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17.2A: Genetic Maps

  • Page ID
    • Boundless
    • Boundless

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    Genetic maps provide information about which chromosomes contain specific genes and precisely where the genes lie on that chromosome.

    Learning Objectives
    • Describe the different types of genetic markers that are used in generating genetic maps of DNA

    Key Points

    • Genetic mapping, often called linkage mapping, provides information about the location of a specific gene along a chromosome.
    • Gene linkage describes the phenomenon that certain genes are physically linked by being located on the same chromosome and have a tendency to be inherited together.
    • Genetic recombination involves the production of a novel set of genetic information by breaking and rejoining DNA fragments that have a great distance between them along the chromosome.
    • The construction of genetic maps is reliant on the natural process of recombination which results in the ability to identify genetic markers with variability within a population.
    • Genetic markers that can be used in generating genetic maps include restriction length polymorphisms ( RFLP ); variable number of tandem repeats (VNTRs); microsatellite polymorphisms; and single nucleotide polymorphisms ( SNPs ).

    Key Terms

    • polymorphism: the regular existence of two or more different genotypes within a given species or population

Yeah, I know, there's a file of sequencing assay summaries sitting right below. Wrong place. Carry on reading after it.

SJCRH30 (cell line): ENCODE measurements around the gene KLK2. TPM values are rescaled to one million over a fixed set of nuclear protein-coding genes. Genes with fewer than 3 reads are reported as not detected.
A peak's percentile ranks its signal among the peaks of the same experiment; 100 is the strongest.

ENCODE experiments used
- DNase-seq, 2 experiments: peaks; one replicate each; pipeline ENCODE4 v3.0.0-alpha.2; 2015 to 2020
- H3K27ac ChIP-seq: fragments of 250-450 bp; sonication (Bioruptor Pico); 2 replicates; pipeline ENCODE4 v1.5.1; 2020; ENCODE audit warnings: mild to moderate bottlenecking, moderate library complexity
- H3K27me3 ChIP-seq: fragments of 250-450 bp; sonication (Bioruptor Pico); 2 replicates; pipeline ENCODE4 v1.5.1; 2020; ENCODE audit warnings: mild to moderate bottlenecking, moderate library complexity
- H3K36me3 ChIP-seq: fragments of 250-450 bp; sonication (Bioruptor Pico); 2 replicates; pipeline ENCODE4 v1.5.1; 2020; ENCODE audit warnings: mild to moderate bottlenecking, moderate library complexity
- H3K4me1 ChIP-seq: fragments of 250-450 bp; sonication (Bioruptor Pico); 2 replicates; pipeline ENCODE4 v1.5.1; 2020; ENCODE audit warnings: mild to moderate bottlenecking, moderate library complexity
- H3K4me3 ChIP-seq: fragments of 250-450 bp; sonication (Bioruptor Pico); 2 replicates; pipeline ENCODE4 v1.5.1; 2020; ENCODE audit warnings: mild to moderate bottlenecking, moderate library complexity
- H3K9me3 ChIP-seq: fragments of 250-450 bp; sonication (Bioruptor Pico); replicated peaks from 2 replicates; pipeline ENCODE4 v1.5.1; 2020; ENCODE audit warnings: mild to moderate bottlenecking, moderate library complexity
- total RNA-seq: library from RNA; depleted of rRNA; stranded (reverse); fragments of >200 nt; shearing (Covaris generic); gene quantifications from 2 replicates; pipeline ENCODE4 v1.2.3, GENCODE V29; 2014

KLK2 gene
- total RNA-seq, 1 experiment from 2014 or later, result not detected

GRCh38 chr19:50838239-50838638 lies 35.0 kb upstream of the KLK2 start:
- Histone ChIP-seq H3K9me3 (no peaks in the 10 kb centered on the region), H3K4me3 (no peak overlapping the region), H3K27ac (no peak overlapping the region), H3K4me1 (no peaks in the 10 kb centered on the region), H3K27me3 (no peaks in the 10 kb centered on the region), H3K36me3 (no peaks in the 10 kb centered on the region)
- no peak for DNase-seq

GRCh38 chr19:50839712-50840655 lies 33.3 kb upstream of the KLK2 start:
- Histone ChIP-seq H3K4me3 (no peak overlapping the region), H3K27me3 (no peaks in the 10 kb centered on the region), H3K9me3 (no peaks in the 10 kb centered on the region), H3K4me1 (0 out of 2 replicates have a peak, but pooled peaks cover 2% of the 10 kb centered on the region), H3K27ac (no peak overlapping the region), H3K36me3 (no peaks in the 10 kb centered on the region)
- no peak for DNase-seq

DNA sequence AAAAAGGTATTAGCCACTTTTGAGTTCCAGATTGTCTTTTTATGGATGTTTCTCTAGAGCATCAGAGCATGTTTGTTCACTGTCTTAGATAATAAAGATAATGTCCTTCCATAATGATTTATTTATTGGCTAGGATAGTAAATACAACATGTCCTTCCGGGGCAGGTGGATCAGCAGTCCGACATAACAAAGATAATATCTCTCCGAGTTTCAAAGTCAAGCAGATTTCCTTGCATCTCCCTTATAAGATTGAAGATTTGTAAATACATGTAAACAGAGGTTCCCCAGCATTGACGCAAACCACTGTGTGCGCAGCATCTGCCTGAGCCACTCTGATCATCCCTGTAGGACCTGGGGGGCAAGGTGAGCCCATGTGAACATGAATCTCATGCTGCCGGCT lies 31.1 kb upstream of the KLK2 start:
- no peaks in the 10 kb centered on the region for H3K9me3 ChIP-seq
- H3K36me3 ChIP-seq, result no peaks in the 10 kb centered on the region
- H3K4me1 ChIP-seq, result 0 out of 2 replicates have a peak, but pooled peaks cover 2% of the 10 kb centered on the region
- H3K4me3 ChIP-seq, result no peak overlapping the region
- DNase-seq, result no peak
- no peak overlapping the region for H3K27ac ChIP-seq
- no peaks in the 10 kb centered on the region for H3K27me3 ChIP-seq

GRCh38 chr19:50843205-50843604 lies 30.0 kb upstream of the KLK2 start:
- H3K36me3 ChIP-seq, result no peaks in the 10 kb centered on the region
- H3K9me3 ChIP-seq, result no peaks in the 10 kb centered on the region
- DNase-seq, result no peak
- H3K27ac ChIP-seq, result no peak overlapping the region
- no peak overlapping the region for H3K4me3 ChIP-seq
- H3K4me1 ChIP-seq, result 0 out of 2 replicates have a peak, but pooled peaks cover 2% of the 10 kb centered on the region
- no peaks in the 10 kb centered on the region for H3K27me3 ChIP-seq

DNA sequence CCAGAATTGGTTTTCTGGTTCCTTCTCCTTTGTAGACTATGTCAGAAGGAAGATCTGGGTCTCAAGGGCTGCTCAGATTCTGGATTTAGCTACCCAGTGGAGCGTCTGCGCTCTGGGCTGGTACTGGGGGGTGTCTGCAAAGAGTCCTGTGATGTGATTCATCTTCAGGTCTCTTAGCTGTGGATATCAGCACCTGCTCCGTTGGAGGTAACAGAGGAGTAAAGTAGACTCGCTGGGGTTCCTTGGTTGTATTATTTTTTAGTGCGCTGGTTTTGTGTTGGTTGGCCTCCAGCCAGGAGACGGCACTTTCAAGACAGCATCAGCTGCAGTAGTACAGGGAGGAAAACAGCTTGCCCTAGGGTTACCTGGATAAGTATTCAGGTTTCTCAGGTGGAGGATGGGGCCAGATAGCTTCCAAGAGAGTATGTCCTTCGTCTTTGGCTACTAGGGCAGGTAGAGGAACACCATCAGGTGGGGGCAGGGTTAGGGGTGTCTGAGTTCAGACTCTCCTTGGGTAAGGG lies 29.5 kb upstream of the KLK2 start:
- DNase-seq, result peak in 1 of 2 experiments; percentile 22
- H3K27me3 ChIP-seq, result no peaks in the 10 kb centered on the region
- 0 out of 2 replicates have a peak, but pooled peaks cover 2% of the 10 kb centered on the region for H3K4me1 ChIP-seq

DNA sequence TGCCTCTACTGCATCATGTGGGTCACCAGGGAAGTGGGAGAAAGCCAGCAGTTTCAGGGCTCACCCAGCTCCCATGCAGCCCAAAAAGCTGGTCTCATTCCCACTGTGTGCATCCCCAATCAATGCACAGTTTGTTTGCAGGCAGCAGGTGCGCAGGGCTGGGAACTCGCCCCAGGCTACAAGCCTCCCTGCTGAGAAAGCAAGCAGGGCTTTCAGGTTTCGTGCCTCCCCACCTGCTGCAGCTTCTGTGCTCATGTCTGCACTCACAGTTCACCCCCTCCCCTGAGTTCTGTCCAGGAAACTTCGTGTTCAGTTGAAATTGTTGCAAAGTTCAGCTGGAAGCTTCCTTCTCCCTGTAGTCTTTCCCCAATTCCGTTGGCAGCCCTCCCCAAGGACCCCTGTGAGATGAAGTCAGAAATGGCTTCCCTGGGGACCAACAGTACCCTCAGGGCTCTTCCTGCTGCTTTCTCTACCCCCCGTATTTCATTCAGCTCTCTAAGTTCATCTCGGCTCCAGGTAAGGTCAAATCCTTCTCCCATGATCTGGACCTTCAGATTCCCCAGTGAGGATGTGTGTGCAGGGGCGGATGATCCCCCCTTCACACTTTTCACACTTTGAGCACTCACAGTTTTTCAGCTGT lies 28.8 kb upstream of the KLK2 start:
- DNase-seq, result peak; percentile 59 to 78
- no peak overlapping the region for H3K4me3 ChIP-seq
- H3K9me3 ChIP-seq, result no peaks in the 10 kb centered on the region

• SNP: single nucleotide polymorphism is single base pair of DNA which is polymorphic with respect to a population
    • microsatellite: any of a group of polymorphic loci in DNA that consist of repeat units of just a few base pairs
    • RFLP: restriction fragment length polymorphism is a section of DNA whose length varies among individuals and which is delimited by a base which does not occur within it

    Genetic Maps

    The study of genetic maps begins with linkage analysis, a procedure that analyzes the recombination frequency between genes to determine if they are linked or show independent assortment. The term linkage was used before the discovery of DNA. Early geneticists relied on the observation of phenotypic changes to understand the genotype of an organism. Shortly after Gregor Mendel (the father of modern genetics) proposed that traits were determined by what are now known as genes, other researchers observed that different traits were often inherited together and, thereby, deduced that the genes were physically linked by being located on the same chromosome. The mapping of genes relative to each other based on linkage analysis led to the development of the first genetic maps.

    Observations that certain traits were always linked and certain others were not linked came from studying the offspring of crosses between parents with different traits. For example, in experiments performed on the garden pea, it was discovered that the color of the flower and shape of the plant’s pollen were linked traits; therefore, the genes encoding these traits were in close proximity on the same chromosome. The exchange of DNA between homologous pairs of chromosomes is called genetic recombination, which occurs by the crossing over of DNA between homologous strands of DNA, such as nonsister chromatids. Linkage analysis involves studying the recombination frequency between any two genes. The greater the distance between two genes, the higher the chance that a recombination event will occur between them, and the higher the recombination frequency between them. If the recombination frequency between two genes is less than 50 percent, they are said to be linked.